In a Wemberly Worried (2000) for middle-grade readers, Clarice Bean catalogs concerns both immediate and cosmic ("Worry No. 3. Change."), while chronic lack of sleep, increasingly sharp arguments between her high-strung parents and the departure of best friend Betty Moody combine to drive her spiraling down into scowling gloom. Brusquely rejecting several overtures from classmates, she becomes a sour loner, compulsively scouring a cherished Guide For Spies by her literary heroine Ruby Redfort for advice while watching pretty new student Clem Hansson hook up (or so she thinks) with class sociopath Justin Broach. The domestic chaos that came off as funny in previous episodes just seems disturbing here. And though Child tries to lighten the load on her depressed protagonist by having her discover just how many friends she still has when Justin tries to bully her, and also to learn that she was wrong about Clem, her parents' imminent breakup and other matters, the effort comes too late to lift the dismal overall tone. Clarice Bean has many fans, but this new outing isn't as finely tuned as the others, and so is unlikely to earn her many new ones. (Fiction. 9-11)

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Product Details

ISBN-13:
9780763639358
Publisher:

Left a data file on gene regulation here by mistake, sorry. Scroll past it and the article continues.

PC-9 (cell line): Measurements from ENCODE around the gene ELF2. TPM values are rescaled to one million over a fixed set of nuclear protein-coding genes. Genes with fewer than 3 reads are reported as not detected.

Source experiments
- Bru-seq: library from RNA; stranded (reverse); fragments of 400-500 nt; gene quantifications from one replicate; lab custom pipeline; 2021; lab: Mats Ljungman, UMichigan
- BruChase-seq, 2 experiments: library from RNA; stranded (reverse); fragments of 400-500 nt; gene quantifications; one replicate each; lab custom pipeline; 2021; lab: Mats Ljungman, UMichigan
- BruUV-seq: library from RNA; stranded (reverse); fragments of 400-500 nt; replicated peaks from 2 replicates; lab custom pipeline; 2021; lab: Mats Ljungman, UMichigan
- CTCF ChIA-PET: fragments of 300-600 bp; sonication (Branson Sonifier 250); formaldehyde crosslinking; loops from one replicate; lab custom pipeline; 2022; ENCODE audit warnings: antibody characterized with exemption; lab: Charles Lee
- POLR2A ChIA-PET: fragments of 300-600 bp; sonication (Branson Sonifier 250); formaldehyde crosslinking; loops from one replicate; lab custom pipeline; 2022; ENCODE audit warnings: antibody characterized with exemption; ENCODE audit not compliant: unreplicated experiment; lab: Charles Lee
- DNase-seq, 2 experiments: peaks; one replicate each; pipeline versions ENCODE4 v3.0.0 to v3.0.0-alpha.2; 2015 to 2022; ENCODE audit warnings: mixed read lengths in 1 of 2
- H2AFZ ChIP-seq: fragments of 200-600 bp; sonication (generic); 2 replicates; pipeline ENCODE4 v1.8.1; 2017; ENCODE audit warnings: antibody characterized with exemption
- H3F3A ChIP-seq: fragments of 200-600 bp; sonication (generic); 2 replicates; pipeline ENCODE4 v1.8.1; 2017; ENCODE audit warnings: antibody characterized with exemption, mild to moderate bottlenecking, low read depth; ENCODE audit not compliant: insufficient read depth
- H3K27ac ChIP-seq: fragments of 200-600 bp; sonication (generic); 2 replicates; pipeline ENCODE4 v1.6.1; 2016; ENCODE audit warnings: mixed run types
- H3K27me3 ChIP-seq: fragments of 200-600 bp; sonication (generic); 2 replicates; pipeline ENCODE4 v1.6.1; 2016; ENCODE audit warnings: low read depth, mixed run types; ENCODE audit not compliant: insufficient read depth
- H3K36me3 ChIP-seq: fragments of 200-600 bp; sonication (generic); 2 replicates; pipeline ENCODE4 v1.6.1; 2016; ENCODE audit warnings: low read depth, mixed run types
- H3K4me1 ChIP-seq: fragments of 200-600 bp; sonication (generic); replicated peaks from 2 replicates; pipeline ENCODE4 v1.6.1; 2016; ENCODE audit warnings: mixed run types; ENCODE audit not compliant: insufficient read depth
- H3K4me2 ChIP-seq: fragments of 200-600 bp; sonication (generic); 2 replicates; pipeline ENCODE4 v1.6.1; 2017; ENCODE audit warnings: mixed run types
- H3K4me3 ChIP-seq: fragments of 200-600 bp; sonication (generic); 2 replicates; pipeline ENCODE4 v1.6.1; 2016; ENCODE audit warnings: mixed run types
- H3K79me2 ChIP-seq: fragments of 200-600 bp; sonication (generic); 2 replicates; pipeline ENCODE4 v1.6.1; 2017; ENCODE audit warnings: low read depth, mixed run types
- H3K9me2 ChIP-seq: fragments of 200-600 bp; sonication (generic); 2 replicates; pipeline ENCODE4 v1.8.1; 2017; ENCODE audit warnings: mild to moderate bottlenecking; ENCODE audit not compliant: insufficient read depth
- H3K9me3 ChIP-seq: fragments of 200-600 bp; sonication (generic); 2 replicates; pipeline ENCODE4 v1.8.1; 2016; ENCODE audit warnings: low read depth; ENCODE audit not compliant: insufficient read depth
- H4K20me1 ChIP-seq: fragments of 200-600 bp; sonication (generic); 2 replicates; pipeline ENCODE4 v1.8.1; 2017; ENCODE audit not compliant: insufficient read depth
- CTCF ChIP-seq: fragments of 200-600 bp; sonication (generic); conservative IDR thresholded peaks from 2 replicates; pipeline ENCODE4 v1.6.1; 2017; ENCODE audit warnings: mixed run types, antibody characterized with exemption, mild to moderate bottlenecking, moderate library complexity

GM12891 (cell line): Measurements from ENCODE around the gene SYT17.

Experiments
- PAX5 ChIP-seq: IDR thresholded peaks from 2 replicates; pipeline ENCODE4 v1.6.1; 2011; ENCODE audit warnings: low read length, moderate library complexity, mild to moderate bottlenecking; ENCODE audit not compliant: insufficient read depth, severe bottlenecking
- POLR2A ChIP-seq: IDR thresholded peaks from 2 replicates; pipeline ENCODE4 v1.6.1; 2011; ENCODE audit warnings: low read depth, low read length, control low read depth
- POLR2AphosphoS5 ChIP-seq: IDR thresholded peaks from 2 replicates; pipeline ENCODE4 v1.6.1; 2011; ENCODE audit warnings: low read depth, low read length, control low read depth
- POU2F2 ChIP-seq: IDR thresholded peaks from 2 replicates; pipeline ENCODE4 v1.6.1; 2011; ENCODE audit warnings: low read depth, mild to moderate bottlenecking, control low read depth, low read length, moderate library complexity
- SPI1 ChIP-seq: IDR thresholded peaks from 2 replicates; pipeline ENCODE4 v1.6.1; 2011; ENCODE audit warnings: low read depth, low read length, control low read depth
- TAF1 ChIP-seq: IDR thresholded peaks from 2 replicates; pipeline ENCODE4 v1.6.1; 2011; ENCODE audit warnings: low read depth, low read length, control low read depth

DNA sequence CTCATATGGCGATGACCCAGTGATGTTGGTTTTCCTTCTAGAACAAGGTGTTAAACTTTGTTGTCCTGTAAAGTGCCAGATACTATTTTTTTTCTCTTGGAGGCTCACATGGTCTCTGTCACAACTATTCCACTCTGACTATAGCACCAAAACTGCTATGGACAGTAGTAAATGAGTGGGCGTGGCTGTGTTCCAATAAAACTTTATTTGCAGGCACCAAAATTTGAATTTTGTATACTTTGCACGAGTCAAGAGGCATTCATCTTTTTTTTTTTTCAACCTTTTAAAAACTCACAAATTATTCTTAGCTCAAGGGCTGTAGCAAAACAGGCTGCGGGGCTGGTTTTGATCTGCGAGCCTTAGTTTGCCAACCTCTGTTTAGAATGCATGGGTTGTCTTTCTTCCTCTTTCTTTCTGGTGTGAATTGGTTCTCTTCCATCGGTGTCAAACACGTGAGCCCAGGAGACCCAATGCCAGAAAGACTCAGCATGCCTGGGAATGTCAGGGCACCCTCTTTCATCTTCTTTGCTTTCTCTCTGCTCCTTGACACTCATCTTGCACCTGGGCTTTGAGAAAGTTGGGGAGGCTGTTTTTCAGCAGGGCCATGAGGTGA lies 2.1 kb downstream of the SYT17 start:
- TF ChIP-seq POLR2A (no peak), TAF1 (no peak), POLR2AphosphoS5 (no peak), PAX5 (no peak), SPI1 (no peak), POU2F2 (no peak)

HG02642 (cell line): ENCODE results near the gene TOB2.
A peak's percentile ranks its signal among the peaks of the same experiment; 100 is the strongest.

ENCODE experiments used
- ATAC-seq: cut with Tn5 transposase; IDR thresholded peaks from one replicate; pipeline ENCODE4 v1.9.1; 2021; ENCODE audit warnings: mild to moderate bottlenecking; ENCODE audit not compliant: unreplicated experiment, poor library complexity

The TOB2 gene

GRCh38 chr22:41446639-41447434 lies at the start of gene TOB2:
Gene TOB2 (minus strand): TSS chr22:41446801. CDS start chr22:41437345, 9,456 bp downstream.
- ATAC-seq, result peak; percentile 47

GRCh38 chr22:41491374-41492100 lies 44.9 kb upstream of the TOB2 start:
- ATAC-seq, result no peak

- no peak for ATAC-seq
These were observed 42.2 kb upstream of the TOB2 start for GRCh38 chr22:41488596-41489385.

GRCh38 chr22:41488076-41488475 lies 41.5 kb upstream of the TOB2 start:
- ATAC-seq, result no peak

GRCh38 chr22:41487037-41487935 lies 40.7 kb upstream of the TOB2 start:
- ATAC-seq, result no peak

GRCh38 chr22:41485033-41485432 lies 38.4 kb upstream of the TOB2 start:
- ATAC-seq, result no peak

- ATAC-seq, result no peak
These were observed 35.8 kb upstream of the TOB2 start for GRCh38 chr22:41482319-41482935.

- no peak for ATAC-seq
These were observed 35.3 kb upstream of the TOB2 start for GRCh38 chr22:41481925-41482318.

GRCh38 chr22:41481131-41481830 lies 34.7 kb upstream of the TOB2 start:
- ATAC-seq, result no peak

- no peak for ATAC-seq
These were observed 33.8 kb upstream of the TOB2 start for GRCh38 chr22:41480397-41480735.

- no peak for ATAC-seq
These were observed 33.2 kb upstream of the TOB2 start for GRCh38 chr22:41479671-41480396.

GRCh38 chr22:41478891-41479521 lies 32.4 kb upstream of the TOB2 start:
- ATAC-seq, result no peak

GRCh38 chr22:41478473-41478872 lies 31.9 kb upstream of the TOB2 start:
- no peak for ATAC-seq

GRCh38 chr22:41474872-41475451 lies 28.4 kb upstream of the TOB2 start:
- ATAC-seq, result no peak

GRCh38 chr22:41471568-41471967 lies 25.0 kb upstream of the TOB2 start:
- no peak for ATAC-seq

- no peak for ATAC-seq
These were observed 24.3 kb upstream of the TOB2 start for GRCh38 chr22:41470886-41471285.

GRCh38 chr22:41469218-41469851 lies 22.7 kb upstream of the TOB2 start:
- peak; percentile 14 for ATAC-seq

Candlewick Press
Publication date:
08/12/2008
Series:
Clarice Bean Series
Edition description:
Reprint
Pages:
256
Sales rank:
581,249
Product dimensions:
7.24(w) x 10.88(h) x 0.70(d)
Lexile:
1120L (what's this?)
Age Range:
8 - 12 Years

Read an Excerpt

You see, the whole problem starts because Marcie is running a bath while she is also talking on the phone and she forgets that she has the faucet turned on and is just nonstop chatting with her friend Stan — Stan isa girl even though it doesn't sound like it and she mainly wears boys' clothes.

Anyway she is chatting so much that she forgets the bath, and the next thing you know, I am watching the television and finding it's raining intomy Snackle Pops.

Of course it takes me a few minutes to work out what is going on until I hear Minal shouting, "The carpet in our bedroom is all soggy." I go inthere and he is jumping up and down on it in his bare feet like an utter lunatic.

When Marcie realizes, she screams because she knows she will be in for it and in very big trouble.

Grandad is asleep in his chair and does not realize he has gone a bit damp at the edges until he wakes up.

He says, "It is funny, but I was dreaming I was in India during the monsoon."

What Ruby would say is, "When disaster strikes, stay calm and work as a team. Someone must take charge."

Marcie starts shouting at Minal. She says, "Why didn't you turn the faucet off, creep!" I say, "It's not his fault, you're the one who wasn't payingattention."

Of course Minal is quite surprised that I am defending him — as I normally do not. Marcie says, "A lot of good you are, just sitting watching TV all the time."